The Constitution substitutes for " at a reasonable distance from that city ' ' the words " not less than 100 miles from Sydney." The resolution declared that the Seat of Government should not be at Sydney or in its neighbourhood. The words of the Constitution clearly express that idea, but explain how near it may be. That is the bond to which we must give effect. What is the position at which we have arrived ? We are now told that " not less than 100 miles from Sydney " may mean 300 miles from that city. In the same way we are assured that " not less than 100 square miles " of territory may mean 900 square miles. Under such circumstances, is there not considerable reason for the very strong flame of discontent which is burning in the mother State? Some honorable members have made a very great point of the necessity for access to the sea from the Capital. We have been told that if it is located in the centre of New South Wales, that State may unduly influence the Commonwealth by refusing her people access to it. The Attorney-General originally supported the Welaregang site for that reason.

Mr Isaacs - I would support it now if Dalgety were out of the way.

Mr Webster - Will the AttorneyGeneral agree to put it out of the way?

Mr Isaacs - I will if the honorable member will agree to the substitution of Welaregang.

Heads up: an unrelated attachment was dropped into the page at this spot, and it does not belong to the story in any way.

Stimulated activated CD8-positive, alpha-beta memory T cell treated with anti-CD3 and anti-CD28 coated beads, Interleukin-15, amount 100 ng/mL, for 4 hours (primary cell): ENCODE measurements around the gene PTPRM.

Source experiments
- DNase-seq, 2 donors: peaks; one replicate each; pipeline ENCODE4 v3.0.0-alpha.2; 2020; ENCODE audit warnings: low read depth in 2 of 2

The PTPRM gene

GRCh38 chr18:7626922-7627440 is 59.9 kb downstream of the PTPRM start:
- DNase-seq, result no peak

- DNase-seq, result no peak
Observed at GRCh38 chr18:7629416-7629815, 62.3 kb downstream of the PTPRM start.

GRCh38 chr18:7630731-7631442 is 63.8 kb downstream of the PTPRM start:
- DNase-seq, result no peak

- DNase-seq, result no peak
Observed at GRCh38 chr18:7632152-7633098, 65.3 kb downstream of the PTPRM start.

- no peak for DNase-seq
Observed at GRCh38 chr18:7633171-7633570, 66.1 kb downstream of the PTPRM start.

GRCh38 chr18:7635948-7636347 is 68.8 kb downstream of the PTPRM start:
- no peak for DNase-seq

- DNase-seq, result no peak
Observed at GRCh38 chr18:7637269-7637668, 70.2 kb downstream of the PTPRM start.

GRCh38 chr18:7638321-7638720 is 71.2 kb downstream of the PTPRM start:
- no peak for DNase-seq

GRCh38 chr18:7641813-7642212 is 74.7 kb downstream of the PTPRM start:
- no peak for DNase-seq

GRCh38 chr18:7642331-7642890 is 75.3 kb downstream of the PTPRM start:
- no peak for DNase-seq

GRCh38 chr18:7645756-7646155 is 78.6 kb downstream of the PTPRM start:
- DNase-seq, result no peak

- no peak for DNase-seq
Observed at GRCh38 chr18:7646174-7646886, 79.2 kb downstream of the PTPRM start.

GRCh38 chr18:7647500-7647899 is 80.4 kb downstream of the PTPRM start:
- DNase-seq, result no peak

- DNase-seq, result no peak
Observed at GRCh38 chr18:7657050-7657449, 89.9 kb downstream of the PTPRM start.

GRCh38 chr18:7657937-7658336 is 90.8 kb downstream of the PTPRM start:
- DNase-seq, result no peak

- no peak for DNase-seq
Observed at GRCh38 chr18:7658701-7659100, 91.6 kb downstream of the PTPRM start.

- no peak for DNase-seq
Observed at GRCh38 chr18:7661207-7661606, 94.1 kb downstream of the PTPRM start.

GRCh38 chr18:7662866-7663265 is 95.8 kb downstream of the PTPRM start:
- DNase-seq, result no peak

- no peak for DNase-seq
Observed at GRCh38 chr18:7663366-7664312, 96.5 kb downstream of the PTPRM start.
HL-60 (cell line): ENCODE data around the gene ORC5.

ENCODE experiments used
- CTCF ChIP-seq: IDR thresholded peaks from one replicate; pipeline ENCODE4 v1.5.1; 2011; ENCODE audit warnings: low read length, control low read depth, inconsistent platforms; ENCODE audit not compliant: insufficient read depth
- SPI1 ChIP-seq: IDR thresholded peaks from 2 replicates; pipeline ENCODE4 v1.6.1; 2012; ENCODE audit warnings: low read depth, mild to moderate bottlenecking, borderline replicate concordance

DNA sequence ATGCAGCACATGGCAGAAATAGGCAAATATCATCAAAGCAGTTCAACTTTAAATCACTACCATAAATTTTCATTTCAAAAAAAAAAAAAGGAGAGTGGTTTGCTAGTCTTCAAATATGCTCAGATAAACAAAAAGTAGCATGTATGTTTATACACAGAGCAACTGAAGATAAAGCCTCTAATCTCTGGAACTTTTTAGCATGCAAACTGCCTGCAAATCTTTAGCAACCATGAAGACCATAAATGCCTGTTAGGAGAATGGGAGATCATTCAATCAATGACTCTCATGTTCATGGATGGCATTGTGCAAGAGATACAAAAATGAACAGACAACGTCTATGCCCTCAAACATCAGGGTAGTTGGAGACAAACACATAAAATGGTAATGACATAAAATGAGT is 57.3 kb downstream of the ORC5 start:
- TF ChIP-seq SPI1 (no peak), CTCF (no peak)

Mr KELLY -Will the AttorneyGeneral agree to excise the word " Dalgety " from the Seat of Government Act, and to allow honorable members to fight for the selection of whatever site they may choose ? At the present time, I would point out, the Commonwealth is absolutely dependent upon the good- will of the States to carry on all its agencies. Our Customs and postal officials would find it absolutely impossible to discharge their ordinary duties if anv State refused to permit them to do sp. Seeing that the agencies of the Commonwealth can be entirely "held up" by any State at the present time, where is the need for all the* talk in which honorable members have indulged in regard to the Federal territory ' having access to the sea? The Government have approached this matter as if they were dealing with a hostile Power. The Minister of Home Affairs has asked for a report upon the best means of securing access to the sea from Dalgety, the strip of land to be fifteen miles wide. Surely if what is required is merely legal access, the Commonwealth does not need more than a fifty-foot roadway. In conclusion, I say that it is, our duty to settle this question as quickly as possible, and to settle it in such a way as will secure for New South Wales, a proper recognition of the spirit of the band. In this connexion, honorable members should recollect that they are the trustees of the word of honour of the States' to the people of New South Wales. That fact should induce us to hesitate before we disregard the attitude taken up by one of the parties, to that compact. All the world over the word of an Englishman is accepted as the hall-mark of honour. I trust that as Britishers we shall endeavour to prevent the word of honour of the States being violated, and that we shall' give effect to the constitutional compact in a way that will be worthy of the best traditions of the race to which we belong.